Want to escape the heat, but don’t have time for a long drive? Then it’s time to check out St. Mary’s Lake.
For decades, Coloradans visited St. Mary’s Lake to see, hike and ski the “glacier.” While most experts say St. Mary’s is not technically a glacier, they do agree it’s a permanent snowfield, making a great place to cool off and enjoy the snow in the summer.
The trailhead is about 15 minutes from I-70 and Idaho Springs (directions below). The large, dirt parking lot is a bit primitive. There’s a port-a-potty, handwritten signs that tell you where to go and a permit box. It costs $5 per vehicle to park here (2013). Don’t park illegally, you don’t want to be ticketed or towed.
To get to the lake and glacier, hike on the road, up the hill. You’ll follow a fence about an eighth of a mile, passing several old cabins. The turnoff/trail is marked with a sign that’s been there for years. It says, “Glacier Hike. 3/4 mile to base of Glacier. Use extreme caution on the glacier, injuries and fatalities occur each year.”
After reading the warning and taking pictures, begin hiking up the trail. The trail here is very rocky and may seem steep to visitors and people who do not hike often.
A sign in the parking lot tells hikers to go left at first two intersections, that was right. However, we were confused about what to do at the third intersection.We knew the lake was generally up and to the right of the trail, so we went up/left at the third intersection. We ended up hiking a short distance, then taking a “social” or faint trail to the right and hiking down to the lake. I recommend taking 2 lefts (like the signs says), then a right. That trail is a more direct route to the lake.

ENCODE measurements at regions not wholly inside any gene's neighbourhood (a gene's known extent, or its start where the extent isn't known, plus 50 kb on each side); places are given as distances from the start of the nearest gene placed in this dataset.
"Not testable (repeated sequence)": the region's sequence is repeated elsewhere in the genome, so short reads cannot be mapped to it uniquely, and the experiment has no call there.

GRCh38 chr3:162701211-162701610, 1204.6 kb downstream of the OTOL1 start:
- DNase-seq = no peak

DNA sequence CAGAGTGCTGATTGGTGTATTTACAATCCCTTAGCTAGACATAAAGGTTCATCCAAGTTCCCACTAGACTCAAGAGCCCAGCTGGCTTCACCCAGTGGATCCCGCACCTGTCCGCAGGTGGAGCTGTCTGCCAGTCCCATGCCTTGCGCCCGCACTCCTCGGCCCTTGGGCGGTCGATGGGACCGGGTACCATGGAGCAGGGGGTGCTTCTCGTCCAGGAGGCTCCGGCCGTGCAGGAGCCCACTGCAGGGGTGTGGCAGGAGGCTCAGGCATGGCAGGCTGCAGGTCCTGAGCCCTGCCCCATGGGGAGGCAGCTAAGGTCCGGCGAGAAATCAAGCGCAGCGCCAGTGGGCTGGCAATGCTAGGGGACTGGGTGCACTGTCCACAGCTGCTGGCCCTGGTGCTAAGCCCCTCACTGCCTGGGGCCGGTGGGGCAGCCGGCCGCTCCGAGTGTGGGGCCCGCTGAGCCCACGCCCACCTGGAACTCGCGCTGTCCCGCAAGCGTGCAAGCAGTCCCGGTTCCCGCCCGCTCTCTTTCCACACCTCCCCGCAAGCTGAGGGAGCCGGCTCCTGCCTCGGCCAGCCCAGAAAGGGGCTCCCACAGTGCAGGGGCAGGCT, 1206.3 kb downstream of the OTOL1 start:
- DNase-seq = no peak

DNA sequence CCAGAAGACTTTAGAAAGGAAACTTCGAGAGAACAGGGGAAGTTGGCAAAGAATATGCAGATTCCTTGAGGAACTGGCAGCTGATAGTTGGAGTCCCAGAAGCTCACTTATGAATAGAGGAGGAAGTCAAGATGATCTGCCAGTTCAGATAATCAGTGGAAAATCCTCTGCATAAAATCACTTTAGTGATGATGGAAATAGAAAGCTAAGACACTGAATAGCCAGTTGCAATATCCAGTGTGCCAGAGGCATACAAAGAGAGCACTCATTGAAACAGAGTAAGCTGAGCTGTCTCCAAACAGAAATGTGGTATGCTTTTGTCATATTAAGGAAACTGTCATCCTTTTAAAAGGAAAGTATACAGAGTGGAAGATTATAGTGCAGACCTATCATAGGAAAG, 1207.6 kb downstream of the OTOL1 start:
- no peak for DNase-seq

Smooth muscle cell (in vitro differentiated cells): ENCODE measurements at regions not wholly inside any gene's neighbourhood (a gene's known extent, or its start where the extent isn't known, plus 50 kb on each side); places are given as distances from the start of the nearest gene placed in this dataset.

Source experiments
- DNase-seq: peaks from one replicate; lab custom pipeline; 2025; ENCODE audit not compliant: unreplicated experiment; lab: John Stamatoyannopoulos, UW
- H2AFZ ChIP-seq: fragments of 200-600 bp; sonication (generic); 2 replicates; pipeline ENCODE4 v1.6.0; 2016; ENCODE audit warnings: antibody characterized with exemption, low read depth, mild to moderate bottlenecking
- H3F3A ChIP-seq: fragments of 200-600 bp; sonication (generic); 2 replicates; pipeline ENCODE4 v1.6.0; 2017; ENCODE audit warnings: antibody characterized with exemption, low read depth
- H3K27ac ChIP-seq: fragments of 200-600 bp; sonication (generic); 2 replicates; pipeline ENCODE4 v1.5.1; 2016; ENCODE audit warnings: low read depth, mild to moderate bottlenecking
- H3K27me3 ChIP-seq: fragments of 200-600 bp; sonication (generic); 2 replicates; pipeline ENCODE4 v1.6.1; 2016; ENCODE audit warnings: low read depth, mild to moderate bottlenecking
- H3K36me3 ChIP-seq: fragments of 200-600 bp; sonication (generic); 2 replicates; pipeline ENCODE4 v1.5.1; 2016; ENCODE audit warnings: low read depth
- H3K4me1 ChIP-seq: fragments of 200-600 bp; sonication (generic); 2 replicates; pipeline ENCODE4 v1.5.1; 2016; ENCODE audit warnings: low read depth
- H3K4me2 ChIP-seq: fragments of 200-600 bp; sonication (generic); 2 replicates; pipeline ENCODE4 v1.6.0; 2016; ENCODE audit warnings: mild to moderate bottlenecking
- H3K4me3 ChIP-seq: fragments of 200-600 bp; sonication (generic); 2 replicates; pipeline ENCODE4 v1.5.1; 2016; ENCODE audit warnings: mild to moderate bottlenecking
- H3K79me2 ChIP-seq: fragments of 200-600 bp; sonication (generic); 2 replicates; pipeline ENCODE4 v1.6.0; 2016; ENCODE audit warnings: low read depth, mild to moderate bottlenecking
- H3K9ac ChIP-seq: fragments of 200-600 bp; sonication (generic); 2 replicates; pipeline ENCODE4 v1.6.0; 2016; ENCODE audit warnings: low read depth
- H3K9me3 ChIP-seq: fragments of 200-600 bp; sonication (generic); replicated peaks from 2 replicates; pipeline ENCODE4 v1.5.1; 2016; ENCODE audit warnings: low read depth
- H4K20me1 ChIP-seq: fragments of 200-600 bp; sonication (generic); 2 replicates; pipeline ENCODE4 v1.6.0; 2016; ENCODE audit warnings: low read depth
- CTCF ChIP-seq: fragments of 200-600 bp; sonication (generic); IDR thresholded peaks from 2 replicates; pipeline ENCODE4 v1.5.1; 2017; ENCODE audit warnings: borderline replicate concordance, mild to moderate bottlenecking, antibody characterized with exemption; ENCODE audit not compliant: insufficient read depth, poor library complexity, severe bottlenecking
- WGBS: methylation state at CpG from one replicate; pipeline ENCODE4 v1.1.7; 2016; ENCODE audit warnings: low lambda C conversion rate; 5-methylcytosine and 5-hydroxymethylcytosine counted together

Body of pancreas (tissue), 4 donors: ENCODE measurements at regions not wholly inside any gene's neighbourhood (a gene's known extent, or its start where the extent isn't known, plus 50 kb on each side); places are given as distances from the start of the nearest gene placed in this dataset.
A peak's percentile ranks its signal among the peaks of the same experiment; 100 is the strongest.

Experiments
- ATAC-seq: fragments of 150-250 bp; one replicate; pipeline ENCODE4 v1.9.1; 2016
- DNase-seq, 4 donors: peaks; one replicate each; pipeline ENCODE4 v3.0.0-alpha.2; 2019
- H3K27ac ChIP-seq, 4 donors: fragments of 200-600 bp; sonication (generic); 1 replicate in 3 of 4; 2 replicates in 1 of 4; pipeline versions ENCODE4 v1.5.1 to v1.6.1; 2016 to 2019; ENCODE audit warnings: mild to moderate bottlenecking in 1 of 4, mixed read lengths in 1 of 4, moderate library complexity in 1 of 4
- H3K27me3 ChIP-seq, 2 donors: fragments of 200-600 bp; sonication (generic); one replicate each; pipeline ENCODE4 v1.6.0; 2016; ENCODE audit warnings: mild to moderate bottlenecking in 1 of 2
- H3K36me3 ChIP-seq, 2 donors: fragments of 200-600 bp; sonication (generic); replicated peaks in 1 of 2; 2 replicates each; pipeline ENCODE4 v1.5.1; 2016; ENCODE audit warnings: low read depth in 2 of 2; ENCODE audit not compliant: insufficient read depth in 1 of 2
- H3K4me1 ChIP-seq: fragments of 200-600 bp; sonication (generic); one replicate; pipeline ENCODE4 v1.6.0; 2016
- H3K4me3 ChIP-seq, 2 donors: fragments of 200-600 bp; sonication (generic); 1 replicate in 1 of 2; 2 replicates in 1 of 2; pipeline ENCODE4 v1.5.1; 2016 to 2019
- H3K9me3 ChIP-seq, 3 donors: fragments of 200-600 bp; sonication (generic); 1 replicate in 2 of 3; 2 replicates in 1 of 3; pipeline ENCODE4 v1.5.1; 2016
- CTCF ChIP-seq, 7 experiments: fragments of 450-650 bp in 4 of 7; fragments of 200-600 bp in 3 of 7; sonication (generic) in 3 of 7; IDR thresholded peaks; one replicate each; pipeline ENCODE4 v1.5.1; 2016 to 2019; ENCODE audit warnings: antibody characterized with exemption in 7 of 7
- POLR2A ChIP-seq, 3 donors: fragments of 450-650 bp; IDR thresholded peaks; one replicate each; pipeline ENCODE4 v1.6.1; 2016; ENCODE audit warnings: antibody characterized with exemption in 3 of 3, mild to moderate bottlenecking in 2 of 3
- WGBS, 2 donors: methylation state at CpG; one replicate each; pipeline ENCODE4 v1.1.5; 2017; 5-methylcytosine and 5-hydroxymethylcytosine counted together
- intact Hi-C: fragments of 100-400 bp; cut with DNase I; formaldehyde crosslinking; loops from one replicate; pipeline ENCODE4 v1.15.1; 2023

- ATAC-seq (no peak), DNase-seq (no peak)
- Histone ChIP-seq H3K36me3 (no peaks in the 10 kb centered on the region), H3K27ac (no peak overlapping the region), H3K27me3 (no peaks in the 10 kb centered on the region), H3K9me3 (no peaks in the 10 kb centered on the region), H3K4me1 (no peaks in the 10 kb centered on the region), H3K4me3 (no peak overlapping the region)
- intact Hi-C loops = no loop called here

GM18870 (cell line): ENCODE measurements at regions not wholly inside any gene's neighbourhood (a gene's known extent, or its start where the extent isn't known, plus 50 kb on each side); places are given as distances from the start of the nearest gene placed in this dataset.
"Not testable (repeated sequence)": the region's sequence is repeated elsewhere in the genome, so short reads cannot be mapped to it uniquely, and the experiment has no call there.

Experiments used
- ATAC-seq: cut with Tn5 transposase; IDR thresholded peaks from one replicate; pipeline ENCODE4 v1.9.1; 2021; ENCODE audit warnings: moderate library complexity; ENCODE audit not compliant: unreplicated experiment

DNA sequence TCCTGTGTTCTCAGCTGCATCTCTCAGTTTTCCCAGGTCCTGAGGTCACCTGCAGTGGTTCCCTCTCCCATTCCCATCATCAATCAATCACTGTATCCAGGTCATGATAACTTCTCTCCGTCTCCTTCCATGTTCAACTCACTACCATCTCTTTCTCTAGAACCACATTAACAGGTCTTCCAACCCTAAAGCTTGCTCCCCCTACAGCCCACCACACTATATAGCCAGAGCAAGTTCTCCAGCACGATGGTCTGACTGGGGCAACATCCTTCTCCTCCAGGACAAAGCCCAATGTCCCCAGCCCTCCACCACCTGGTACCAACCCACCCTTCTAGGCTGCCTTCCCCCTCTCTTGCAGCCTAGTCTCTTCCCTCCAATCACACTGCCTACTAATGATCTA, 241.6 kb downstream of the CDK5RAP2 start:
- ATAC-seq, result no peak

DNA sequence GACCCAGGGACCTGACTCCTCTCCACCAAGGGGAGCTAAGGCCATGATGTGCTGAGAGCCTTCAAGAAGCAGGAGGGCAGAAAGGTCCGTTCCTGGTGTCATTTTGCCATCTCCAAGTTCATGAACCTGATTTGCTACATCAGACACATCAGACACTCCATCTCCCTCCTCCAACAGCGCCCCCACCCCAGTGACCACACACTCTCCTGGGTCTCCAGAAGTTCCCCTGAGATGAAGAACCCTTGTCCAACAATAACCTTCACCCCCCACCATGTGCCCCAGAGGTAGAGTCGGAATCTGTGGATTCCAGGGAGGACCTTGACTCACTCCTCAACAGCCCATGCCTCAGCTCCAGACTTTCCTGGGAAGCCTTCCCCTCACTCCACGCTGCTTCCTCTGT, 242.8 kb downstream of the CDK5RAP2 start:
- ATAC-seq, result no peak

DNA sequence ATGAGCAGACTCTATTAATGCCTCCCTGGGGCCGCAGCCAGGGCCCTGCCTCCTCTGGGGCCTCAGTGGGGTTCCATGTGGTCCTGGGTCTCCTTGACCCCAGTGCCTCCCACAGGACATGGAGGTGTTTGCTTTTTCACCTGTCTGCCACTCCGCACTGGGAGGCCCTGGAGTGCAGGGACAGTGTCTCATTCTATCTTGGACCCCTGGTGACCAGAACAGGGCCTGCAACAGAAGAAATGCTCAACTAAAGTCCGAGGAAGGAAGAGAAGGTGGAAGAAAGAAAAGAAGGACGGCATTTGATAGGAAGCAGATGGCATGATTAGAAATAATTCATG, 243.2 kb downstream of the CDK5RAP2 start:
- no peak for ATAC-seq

Your first view of the lake will likely include a large snowfield on the nearby hillside. Walk around the lake, find a picnic spot and enjoy the views. Or head toward the glacier. Which snowfield is the glacier? As you look at the lake, it’s the snowfield to the right.
From top to bottom, depending on what time of year you visit, the snowfield is about a half-mile long and you can hike it. Like the sign says, “injuries and fatalities occur each year.” Some people hike the rocks on the side of the glacier. Some wear snowshoes or microspikes to hike on the glacier. Just know, the glacier is very steep, with a grade of more than 25% at times.
At the top, there’s a trail across the tundra. You can hike to Loch Lomond, James Peak or just walk around enjoying the views up here.
When you’re done exploring, return the way you came, being very careful on the snow and ice.
Details: The hike to St Mary’s Lake is about 1.3 miles roundtrip with 300 feet of elevation gain. The hike to the top of the glacier, depending on the season, is about 3 miles roundtrip with about 900 feet of elevation gain.
Directions: From Denver, take I-70 past Idaho Springs to exit 238 St Mary’s Alice. Take the frontage road a short distance and turn right on CR 275. From here, it’s 9 miles to the parking lot on your left.
If you want more hikes, look lower in this article for more suggestions or check out more than 200 other great hikes in Colorado here.
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